Here is your super basic break down of SQL injection. A user goes to site that they want to attempt to SQL inject. They look for some kind of SQL element on the page (Logins, php? forms ties to DBs, Forums, Comments, etc). Once they find that element they will attempt to pass erroneous data to to it and see how it responds. If it shows a error that looks like a SQL error or table of data you have likely scored as SQL is telling you the problem something it shouldn’t do.  So lets get to this!

First locate your internal site you are allowed to test that I’m sure your all here to read and learn about. Here is mine straight from the 1990’s. I see there is a comments section that has my appropriate string.




Perfect now we need to test it, lets add a simple ‘ to the end of it and try again.


Perfect we just got a warning from SQL about the GET request. so lets take our new string


and throw it into Havij. this app will give us a logical view of the DB including a tree view of the tables and columns. In other words it will show what can be seen publicly. Havij comes in two flavors Free and Pro and can be readily found on google. I will not be linking it from this article as there is no official source repo.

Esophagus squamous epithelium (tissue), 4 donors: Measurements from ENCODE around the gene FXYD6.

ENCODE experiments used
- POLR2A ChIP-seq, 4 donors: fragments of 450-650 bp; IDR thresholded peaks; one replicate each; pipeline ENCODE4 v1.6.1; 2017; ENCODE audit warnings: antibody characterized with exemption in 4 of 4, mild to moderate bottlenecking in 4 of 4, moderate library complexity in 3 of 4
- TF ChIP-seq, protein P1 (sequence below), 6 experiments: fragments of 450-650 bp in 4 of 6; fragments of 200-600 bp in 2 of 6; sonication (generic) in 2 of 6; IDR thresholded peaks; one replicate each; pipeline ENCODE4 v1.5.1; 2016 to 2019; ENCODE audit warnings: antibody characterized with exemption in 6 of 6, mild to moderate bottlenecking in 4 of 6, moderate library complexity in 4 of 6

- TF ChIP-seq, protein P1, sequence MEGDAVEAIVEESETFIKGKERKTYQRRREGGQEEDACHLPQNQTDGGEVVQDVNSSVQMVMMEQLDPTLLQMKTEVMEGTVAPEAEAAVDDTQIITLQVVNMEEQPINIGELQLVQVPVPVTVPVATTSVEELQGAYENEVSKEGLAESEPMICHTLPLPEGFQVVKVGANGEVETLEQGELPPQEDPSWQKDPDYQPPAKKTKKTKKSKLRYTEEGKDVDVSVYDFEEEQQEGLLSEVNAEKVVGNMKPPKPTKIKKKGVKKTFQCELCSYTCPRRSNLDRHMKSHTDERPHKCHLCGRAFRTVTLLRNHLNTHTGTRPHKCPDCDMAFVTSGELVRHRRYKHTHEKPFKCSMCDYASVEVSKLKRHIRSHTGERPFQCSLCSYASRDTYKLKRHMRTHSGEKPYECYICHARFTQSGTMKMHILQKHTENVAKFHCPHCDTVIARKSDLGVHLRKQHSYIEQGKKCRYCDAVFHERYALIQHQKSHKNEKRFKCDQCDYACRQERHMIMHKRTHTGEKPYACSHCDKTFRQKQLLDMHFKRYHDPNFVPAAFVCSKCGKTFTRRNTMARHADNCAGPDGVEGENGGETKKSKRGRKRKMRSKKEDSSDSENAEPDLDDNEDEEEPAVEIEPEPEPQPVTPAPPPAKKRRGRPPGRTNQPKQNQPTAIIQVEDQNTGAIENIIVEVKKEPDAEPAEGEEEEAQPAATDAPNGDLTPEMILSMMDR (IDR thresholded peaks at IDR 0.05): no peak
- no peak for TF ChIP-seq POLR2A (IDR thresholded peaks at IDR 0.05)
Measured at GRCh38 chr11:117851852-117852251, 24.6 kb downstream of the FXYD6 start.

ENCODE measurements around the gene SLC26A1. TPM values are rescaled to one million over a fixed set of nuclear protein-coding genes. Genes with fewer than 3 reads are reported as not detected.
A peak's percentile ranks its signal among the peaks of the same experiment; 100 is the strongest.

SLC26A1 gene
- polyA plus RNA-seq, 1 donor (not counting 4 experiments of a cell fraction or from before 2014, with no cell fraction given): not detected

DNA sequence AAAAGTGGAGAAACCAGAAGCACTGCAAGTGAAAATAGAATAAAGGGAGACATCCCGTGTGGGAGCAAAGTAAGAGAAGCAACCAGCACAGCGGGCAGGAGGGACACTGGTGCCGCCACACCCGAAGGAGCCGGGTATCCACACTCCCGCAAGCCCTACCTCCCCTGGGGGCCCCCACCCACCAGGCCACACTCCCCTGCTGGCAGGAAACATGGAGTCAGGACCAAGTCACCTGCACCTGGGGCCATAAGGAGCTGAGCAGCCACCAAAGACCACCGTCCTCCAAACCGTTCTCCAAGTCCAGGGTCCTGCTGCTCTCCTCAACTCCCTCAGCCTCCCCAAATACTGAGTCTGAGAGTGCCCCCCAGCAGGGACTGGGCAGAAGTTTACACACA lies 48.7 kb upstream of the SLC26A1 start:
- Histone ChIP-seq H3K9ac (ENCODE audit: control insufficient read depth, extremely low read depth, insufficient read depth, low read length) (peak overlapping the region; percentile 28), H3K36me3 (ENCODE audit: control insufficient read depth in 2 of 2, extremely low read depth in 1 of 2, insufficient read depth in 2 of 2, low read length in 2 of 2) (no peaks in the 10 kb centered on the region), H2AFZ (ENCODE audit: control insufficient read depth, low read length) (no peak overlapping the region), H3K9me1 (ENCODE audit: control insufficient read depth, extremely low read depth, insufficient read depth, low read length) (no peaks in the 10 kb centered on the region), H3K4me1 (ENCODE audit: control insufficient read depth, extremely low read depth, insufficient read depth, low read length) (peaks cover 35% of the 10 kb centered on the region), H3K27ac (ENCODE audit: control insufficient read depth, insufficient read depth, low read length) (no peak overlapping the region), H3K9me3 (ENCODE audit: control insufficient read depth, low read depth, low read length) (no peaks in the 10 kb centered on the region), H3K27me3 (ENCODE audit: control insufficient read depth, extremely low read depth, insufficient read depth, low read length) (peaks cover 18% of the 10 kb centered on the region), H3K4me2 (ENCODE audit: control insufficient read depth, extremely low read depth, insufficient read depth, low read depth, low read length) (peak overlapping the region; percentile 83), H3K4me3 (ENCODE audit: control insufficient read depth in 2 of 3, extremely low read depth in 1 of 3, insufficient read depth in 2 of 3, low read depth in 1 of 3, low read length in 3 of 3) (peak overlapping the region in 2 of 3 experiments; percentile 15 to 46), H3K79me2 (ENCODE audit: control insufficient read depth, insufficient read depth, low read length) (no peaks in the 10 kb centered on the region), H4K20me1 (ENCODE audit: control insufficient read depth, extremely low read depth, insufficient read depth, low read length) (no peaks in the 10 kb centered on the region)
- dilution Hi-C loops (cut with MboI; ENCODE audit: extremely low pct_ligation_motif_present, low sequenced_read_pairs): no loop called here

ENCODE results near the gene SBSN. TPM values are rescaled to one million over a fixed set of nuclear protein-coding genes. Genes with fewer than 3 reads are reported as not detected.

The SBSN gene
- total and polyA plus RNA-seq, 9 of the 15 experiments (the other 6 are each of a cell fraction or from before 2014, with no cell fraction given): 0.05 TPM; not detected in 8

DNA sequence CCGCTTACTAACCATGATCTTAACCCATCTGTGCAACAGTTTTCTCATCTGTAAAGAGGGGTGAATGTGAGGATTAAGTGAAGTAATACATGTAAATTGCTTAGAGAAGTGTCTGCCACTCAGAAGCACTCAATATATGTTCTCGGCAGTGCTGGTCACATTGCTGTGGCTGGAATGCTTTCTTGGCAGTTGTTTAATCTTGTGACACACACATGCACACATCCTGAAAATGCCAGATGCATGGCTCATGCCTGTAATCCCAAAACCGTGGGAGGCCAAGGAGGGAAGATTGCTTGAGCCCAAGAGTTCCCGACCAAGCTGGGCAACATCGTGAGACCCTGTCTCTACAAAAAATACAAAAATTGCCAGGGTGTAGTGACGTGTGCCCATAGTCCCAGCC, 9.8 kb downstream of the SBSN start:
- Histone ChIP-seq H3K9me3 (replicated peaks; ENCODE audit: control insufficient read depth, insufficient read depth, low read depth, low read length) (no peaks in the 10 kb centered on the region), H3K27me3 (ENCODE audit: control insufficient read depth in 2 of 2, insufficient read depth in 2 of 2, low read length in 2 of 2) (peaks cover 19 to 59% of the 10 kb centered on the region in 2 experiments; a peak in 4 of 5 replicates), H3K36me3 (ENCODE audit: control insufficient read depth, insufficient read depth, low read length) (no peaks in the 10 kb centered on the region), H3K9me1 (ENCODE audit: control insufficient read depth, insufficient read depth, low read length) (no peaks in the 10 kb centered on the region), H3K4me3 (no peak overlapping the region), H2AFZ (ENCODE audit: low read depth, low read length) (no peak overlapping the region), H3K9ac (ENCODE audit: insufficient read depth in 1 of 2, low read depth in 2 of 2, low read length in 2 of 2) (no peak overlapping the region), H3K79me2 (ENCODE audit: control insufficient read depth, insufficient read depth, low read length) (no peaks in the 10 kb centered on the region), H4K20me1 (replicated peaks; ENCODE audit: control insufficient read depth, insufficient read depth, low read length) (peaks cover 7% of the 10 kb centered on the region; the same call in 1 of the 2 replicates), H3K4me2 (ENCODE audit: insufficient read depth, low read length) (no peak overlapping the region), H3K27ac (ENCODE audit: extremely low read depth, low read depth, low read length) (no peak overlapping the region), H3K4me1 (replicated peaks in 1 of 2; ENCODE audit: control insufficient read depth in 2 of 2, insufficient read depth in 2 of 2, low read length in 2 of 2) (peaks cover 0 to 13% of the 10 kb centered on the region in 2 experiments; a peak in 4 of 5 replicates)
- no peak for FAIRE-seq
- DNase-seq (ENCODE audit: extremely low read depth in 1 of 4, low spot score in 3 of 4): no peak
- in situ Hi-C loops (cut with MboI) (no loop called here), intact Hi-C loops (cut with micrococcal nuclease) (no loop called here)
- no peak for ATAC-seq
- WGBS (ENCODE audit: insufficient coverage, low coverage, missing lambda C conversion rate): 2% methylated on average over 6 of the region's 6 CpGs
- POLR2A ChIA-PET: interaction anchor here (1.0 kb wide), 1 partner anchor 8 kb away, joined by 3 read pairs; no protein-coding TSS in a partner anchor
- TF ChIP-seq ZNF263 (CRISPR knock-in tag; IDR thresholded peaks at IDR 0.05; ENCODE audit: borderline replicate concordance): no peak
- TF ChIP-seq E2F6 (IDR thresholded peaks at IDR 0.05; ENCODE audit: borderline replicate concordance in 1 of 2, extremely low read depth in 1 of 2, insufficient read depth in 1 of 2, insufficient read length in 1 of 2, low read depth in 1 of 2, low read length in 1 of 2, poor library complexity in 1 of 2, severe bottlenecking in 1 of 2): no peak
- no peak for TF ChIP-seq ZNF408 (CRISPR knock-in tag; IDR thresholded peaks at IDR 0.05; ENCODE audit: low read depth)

Then click on Analyze and it will attempt to fingerprint the database and interface with it. The log console will show you any information you need. If you see it running iterations then it has probably failed or the query can not be injected. Check the status field, here we can see my successful injection.


Now you want to click Tables and Get DBs to list all the available DBs on the server.




Ok, so there are 3 types of data fields we can query, Databases the root folders you see here these are usually based off service or used to logically sort data think of it like a folder called \music\ . Tables the first sub folder these are used to sort the data within the database much like if you have \music\techno\ they usually contain sets of columns like privileges and group settings. Then we have Columns these are the actual values, these columns would be items like post dates / times, ids, GUIDs, usernames, and passwords, they would be similar to \music\techno\Gemini – Blue .